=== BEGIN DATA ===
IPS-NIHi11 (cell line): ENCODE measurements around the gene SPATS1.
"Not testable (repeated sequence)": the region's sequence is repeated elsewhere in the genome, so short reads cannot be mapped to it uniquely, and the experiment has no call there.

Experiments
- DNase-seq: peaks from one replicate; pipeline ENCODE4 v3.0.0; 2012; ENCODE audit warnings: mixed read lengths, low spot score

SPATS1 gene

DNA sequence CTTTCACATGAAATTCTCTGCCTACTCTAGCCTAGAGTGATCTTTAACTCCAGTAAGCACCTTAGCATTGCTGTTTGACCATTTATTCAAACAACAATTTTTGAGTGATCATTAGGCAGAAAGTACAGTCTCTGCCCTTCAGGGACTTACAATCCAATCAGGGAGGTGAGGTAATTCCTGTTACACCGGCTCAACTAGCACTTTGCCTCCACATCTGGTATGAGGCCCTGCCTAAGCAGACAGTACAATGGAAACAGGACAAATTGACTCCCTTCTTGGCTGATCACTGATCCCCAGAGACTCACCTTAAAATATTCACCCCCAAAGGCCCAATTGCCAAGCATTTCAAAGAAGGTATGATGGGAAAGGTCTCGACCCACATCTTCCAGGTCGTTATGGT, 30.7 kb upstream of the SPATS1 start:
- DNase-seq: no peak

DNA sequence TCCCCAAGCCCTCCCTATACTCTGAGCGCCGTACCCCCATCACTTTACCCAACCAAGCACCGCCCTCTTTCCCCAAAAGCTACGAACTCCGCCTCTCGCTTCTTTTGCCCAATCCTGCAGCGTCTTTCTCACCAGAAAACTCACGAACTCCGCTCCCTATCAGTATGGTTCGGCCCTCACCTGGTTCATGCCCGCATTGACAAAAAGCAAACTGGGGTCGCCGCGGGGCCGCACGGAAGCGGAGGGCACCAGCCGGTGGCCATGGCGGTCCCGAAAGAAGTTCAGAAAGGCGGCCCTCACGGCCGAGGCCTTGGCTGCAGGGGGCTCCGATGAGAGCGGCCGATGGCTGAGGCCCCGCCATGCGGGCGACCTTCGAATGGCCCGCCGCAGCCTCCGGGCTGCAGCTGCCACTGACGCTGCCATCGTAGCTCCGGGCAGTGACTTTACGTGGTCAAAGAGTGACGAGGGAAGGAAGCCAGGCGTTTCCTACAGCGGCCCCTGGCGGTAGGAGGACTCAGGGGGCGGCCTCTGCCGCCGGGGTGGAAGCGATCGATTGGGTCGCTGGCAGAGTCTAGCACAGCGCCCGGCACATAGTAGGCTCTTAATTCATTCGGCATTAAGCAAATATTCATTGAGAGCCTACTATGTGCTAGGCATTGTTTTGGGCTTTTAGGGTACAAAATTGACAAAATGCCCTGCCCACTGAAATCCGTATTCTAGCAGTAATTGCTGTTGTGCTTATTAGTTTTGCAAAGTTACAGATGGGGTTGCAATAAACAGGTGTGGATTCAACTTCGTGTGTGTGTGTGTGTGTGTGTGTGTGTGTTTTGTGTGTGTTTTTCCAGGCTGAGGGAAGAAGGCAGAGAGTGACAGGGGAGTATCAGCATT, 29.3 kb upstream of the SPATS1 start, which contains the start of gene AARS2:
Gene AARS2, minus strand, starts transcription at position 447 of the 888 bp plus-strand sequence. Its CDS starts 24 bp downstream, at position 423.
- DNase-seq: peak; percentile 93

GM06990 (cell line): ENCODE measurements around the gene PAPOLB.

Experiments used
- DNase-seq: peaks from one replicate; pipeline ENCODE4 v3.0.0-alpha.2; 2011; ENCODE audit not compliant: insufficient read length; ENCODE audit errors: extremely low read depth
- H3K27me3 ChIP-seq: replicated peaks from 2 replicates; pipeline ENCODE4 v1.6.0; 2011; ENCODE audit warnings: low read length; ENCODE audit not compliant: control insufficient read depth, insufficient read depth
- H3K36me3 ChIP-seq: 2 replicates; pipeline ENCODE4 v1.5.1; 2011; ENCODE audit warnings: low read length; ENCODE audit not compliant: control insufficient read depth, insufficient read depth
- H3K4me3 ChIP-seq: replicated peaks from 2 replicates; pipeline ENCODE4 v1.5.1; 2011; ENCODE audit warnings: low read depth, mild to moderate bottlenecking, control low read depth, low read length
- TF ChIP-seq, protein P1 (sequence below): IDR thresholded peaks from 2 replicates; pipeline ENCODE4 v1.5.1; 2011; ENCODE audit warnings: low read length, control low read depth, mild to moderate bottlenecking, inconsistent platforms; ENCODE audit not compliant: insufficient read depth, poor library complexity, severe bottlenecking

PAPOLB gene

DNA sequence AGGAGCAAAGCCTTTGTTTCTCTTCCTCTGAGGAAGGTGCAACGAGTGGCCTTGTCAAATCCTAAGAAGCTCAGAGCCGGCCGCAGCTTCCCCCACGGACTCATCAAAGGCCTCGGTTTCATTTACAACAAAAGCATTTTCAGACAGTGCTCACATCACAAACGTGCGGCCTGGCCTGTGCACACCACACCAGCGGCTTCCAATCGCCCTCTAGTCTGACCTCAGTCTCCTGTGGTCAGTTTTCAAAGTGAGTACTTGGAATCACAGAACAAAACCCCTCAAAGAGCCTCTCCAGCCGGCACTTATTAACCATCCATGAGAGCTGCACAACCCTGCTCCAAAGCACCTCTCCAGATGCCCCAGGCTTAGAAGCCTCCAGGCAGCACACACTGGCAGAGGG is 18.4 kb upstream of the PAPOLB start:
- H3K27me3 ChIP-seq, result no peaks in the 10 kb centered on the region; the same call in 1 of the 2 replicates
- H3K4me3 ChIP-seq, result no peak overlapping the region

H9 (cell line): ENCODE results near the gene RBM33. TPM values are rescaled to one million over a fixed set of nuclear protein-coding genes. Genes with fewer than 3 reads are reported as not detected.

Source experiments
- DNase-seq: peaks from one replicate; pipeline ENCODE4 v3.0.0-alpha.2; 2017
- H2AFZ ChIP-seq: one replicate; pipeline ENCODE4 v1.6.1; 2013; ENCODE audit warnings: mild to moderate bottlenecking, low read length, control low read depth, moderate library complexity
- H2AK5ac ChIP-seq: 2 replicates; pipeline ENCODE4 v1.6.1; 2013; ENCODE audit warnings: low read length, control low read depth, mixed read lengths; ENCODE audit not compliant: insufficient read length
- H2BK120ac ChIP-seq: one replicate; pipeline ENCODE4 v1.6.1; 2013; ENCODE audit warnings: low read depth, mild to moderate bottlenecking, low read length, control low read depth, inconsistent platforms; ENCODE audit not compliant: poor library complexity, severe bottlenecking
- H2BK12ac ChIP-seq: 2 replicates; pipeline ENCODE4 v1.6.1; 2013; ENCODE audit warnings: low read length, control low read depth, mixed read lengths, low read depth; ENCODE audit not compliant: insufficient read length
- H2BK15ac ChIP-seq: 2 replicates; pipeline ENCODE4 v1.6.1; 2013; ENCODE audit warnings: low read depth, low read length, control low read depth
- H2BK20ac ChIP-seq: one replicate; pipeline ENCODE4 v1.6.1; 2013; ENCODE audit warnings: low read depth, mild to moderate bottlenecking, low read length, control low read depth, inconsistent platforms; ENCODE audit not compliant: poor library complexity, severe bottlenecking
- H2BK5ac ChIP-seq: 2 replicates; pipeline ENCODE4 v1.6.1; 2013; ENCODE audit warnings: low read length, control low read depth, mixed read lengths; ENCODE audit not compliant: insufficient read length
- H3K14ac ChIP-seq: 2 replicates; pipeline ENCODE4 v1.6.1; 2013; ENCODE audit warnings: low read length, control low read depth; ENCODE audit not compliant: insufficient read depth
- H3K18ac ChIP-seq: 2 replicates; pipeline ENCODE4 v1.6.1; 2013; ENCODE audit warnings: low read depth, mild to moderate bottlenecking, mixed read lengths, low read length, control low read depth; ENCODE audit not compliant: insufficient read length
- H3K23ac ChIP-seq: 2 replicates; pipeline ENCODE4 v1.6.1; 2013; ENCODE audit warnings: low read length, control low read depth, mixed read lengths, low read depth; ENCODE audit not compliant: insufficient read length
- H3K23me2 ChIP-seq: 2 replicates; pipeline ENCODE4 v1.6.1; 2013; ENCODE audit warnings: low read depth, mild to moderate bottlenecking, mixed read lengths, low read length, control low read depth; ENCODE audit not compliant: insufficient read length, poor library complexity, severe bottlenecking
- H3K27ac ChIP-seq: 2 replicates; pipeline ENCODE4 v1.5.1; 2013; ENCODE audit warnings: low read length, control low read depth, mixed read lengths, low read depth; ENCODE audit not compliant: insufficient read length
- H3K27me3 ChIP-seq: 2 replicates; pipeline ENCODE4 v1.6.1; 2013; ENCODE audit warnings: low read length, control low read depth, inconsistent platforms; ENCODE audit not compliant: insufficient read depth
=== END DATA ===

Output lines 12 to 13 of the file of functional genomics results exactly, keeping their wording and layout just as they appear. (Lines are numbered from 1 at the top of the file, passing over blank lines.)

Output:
Experiments used
- DNase-seq: peaks from one replicate; pipeline ENCODE4 v3.0.0-alpha.2; 2011; ENCODE audit not compliant: insufficient read length; ENCODE audit errors: extremely low read depth